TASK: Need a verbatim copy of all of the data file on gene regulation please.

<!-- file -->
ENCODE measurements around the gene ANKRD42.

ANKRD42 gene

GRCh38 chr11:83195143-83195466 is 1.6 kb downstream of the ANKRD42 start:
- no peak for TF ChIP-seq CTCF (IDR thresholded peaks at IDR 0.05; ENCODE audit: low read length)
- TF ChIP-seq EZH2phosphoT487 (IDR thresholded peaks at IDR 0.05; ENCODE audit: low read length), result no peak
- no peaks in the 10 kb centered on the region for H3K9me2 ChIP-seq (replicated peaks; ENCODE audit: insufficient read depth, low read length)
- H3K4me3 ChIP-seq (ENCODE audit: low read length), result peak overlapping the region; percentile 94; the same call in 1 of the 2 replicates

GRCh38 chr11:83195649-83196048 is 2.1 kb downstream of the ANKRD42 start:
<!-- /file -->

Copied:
ENCODE measurements around the gene ANKRD42.

ANKRD42 gene

GRCh38 chr11:83195143-83195466 is 1.6 kb downstream of the ANKRD42 start:
- no peak for TF ChIP-seq CTCF (IDR thresholded peaks at IDR 0.05; ENCODE audit: low read length)
- TF ChIP-seq EZH2phosphoT487 (IDR thresholded peaks at IDR 0.05; ENCODE audit: low read length), result no peak
- no peaks in the 10 kb centered on the region for H3K9me2 ChIP-seq (replicated peaks; ENCODE audit: insufficient read depth, low read length)
- H3K4me3 ChIP-seq (ENCODE audit: low read length), result peak overlapping the region; percentile 94; the same call in 1 of the 2 replicates

GRCh38 chr11:83195649-83196048 is 2.1 kb downstream of the ANKRD42 start: